Along the way, the roads are lined with stalls, drying rice paper and other bicycles laden down with produce and merchandise. Children rush out of houses giggling, waving and keen to practise their language skills with "hellos!" or "bonjours!"
Wat Ek Phnom, a partly ruined 11th-century temple that was once Hindu but now Buddhist, is a calm, contemplative place. On one side is a lotus-filled water reservoir; on the other, a giant Buddha statue stands majestically amongst the cattle.

Refreshed with a fresh coconut drink, it's time to get our slightly saddle-sore hides back on those bikes for the ride back to Battambang.

As the temperature bolts merrily towards 40C, all sensible Cambodians have retired to the shade for a siesta while we desperately plug our pedals homeward dreaming of hotel swimming pools or cold showers.

Instead, there's the quick, cooling violence of a torrential thunderstorm as we're off the bikes and on the bus for the ride to Prasat Banan, an imposing five-towered temple atop a hill, 30km south of Battambang. More pressingly, it's atop some 358 steps. They are, thankfully, largely under the shade, but still a big ask of bicycle-weary legs. But by the time you reach the top, and let the dots clear from your eyes, the panoramic views across the patchworked countryside more than make up for it. The temple is another moody 11th-century, falling-down stone structure locals say was a model for the grander, more famous temples at Angkor.

There's one more surprise on the road back to Battambang - the Chan Thay Chhoeng winery. Yes, a winery.

Here, one Cambodian woman has taught herself winemaking from English-language books, while teaching herself English from a dictionary. The wine, from a sister in France, produces wine, that is, to be fair, a little rough around the edges but the commitment and story behind it, make it seem a little sweeter.

It's a good spot to wrap up a tour of this area as it seems to encapsulate the mix of cultures and history that is Battambang's biggest asset.

Kerri Jackson travelled to Cambodia with Cathay Pacific and Adventure World

One More Week Delay for Boeng Kak Lake Residents – otherwise Their Houses Will Be Removed – Tuesday, 18.8.2009

Posted on 19 August 2009
The Mirror, Vol. 13, No. 626

“Phnom Penh: Citizens living temporarily in Village II and Village IV at the Boeng Kak Lake region in Srah Chok, Daun Penh, were informed by officials of the Phnom Penh municipality of a delay of one more week for them to remove their houses, after there had been a request for a suspension of the announced evictions, after new negotiations on 17 August 2009 between their representatives and officials of the Phnom Penh municipality.

“The negotiations were held after the Phnom Penh municipality had issued the notification #180, dated 10 August 2009, requiring more than 50 families that have not agreed with any compensation offered, when they move out to make space for the development of the Boeng Kak region, and they have not yet removed their houses.

“The notification informed Boeng Kak residents in Village 2 and Village 4 in Srah Chok, Daun Penh, that the Royal Government of Cambodia and the Phnom Penh Municipality will develop the Boeng Kak region into a modern commercial center, with housing, as a beautiful and hygienic place, providing services and offering entertainment.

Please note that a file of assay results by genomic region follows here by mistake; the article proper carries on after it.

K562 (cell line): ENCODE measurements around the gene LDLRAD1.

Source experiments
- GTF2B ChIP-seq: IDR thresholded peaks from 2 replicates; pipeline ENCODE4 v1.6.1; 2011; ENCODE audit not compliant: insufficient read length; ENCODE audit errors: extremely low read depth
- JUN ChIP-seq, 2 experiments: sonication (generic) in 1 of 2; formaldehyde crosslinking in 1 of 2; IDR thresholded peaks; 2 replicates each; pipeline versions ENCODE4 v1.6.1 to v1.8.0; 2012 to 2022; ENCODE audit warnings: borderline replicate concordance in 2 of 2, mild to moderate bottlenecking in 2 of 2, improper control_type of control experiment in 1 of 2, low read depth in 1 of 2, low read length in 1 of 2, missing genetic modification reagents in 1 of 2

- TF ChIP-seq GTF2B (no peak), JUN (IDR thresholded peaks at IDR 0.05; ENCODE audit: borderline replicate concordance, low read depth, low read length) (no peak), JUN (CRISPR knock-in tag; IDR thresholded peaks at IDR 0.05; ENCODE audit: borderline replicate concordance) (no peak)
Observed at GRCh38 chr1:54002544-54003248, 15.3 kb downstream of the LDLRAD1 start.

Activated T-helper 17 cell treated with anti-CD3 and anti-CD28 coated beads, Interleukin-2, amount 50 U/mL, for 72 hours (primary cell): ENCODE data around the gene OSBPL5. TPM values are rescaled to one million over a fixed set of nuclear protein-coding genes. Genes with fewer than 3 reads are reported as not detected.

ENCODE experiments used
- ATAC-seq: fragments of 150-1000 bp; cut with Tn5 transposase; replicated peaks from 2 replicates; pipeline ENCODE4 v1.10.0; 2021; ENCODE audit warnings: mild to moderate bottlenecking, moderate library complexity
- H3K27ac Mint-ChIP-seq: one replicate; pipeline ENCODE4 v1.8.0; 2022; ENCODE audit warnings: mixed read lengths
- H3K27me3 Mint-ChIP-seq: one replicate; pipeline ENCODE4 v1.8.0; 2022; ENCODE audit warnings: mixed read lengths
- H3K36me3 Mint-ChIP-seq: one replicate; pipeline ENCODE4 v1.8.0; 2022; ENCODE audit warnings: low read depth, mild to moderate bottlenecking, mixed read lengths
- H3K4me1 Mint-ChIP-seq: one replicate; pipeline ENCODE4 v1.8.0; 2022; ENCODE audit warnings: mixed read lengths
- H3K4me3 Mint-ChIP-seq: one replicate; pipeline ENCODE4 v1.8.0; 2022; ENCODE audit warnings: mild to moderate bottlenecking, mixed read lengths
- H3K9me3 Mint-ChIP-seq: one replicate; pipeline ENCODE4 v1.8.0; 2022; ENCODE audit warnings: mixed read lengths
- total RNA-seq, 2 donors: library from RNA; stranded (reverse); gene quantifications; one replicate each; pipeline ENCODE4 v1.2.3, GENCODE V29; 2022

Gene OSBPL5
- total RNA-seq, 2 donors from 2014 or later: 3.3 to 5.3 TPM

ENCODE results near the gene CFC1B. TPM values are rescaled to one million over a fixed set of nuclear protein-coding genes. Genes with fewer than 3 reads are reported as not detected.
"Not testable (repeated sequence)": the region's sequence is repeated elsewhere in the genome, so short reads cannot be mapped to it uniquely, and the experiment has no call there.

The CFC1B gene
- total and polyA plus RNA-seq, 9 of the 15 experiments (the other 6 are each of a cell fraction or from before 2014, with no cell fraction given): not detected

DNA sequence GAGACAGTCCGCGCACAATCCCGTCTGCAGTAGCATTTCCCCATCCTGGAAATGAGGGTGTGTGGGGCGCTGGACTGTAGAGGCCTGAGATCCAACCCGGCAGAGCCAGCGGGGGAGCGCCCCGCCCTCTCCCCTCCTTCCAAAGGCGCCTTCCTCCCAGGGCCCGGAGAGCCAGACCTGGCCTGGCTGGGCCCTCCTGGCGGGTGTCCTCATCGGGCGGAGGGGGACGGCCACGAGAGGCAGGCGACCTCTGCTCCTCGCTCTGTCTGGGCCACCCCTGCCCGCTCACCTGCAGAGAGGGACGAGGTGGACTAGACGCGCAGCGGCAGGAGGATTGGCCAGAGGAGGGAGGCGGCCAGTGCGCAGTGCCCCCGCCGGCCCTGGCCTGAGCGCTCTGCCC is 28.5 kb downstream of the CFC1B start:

“Therefore, so that the development of the Boeng Kak region can be carried out smoothly, the residents should accept one of the following compensation options of the Royal Government:

- Accept US$8,000 compensation, and Riel 2 million [approx. US$500] for the expenses of removal of the house.

- Accept a flat at Damnak Trayueng village, Dangkao, and Riel 2 million for the expenses of removal of the house.

- Accept development in place, but agree to remove the house and leave, to live in a new place temporarily, which is set up by the Phnom Penh Municipality

“The notification of the Phnom Penh Municipality leaves them seven days, starting from the date it was signed.

“After receiving the notification, residents of more than 50 remaining families, who have not accepted any compensation package, came to negotiate at the Phnom Penh Municipality to delay the eviction, where five representatives of the residents and officials of the Phnom Penh Municipality met to negotiate on 17 August 2009.

“During the negotiations, officials of the Phnom Penh Municipality informed the residents that in response to the suggestions of more than 50 remaining families who had not accepted any compensaton package of the Royal Government of Cambodia, but who then might agree to accept the third choice – development in place – the Phnom Penh Municipality decided to delay the eviction for one more week for them, to move to a new place temporarily, set up by the Phnom Penh Municipality with an area of 77 plots of land in Trapeang Krasaing village, Dangkao.

“The Phnom Penh Municipality will take the residents to see the place where they would live temporarily, and will help to transport their belongings free of charge.

“If somebody does not move within this one week of delaye, the Phnom Penh Municipality will order the Daun Penh district office to take action to remove the houses, and it will not take responsibility for any damages on materials and property of the citizens.

“An official of Daun Penh district office said that there were up to 1,300 families in Village II and Village IV.

“More than 1,200 families had already accepted compensation packages offered, where most had agreed to take US$8,000 as compensation and Riel 2 million as removal expenses.

“There were more than 120 families remaining, but recently, 70 families had accepted compensation, and there are now only more than 50 families remaining.